Can a Third State Conduct Marine Scientific Research in a Disputed Area Without Consent from Any of Two Coastal States?, coastal States, marine scientific research by a third State, Third State Conduct Marine Scientific Research in a Disputed AreaView More Can a Third State Conduct Marine Scientific Research in a Disputed Area Without Consent from Any of Two Coastal States?
The Rights of the Coastal State Concerning Innocent Passage (treaties and customary international law), 22 and 25 of the LOSC, Article 28 of the LOSC, Articles 21, coastal State, coastal States, flag State, illicit traffic in narcotic drugs, immigration or sanitary laws, Innocent Passage, maritime traffic, navigational aids and facilities, prevention of infringement of the customs, protection of cables and pipelines, territorial seaView More The Rights of the Coastal State Concerning Innocent Passage (treaties and customary international law)
The right of innocent passage through the territorial sea is based on the freedom of navigation as an essential means to accomplish freedom of trade. In his book published in 1758, Emer de Vattel had already accepted the existence of such a right. Subsequently, in the Twee Gebroeders case of 1801, Lord Stowell ruled that: ‘[T]he act of inoffensively passing over such portions of water, without any violence committed there, is not considered as any violation of territory belonging to a neutral state – permission is not usually required.’ It may be considered that the right of innocent passage became established in the middle of the nineteenth century. In this regard, the Report Adopted by the Committee on 10 April 1930 at the Hague Conference for the Codification of International Law clearly stated:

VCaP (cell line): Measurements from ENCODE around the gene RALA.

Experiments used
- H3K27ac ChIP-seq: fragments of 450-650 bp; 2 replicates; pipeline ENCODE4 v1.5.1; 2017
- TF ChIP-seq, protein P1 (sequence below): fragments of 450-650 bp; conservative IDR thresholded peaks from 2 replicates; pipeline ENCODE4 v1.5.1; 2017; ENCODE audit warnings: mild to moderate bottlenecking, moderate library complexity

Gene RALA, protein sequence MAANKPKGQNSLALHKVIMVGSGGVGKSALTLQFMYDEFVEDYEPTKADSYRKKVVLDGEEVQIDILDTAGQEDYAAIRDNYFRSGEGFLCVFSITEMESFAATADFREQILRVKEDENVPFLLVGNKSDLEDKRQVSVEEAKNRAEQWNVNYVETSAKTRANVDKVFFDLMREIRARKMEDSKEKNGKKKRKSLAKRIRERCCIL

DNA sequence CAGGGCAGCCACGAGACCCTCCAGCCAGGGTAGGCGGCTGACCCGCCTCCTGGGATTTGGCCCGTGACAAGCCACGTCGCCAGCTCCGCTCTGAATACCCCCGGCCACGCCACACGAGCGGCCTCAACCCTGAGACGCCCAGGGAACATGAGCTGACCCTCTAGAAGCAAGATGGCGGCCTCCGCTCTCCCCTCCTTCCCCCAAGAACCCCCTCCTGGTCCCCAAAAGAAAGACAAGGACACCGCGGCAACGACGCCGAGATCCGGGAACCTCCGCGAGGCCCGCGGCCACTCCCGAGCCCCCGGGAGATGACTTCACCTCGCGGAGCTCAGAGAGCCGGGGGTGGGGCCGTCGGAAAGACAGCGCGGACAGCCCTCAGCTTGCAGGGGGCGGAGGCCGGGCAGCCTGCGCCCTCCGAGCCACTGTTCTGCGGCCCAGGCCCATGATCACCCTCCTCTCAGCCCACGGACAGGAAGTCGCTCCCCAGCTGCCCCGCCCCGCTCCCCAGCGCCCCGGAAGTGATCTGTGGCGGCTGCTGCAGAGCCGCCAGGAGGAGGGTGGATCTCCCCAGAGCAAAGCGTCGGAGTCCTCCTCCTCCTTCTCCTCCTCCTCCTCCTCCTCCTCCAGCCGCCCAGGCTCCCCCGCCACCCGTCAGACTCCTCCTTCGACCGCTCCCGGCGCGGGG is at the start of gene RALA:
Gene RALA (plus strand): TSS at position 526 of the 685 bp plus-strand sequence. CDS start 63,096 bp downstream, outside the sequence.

This sovereignty [over the territorial sea] is, however, limited by conditions established by international law; indeed, it is precisely because the freedom of navigation is of such great importance to all States that the right of innocent passage through the territorial sea has been generally recognised. what is “The Right of Innocent Passage” in law of the sea and customary international law, 1972 Convention on the International Regulations for Preventing Collisions at Sea, Article 17 of the LOSC, Article 19(2) of the LOSC, coastal State, coastal States, fishing activities, Innocent Passage, landing or taking on board of any aircraft, Lord Stowell, serious pollution, spying, territorial sea, The Right of Innocent Passage, Twee Gebroeders case, underwater vehicles
In contrast to the principle of freedom, the principle of sovereignty seeks to safeguard the interests of coastal States. This principle essentially promotes the extension of national jurisdiction into offshore spaces and supports the territorialisation of the oceans. In summary, on the basis of the principle of freedom and the principle of sovereignty, the ocean has been divided into two categories. The first category relates to marine space adjacent to coasts subject to the national jurisdiction of the coastal State. The second category concerns marine space beyond national jurisdiction where the principle of freedom
applies. Until the mid-twentieth century, the scope of the territorial sea was limited to the narrow maritime belt, and the enormous area of the oceans remained the high seas. It could well be said that the oceans were dominated by the principle of freedom at that time. Principle of Sovereignty on the law of the sea, coastal States, Principle of Sovereignty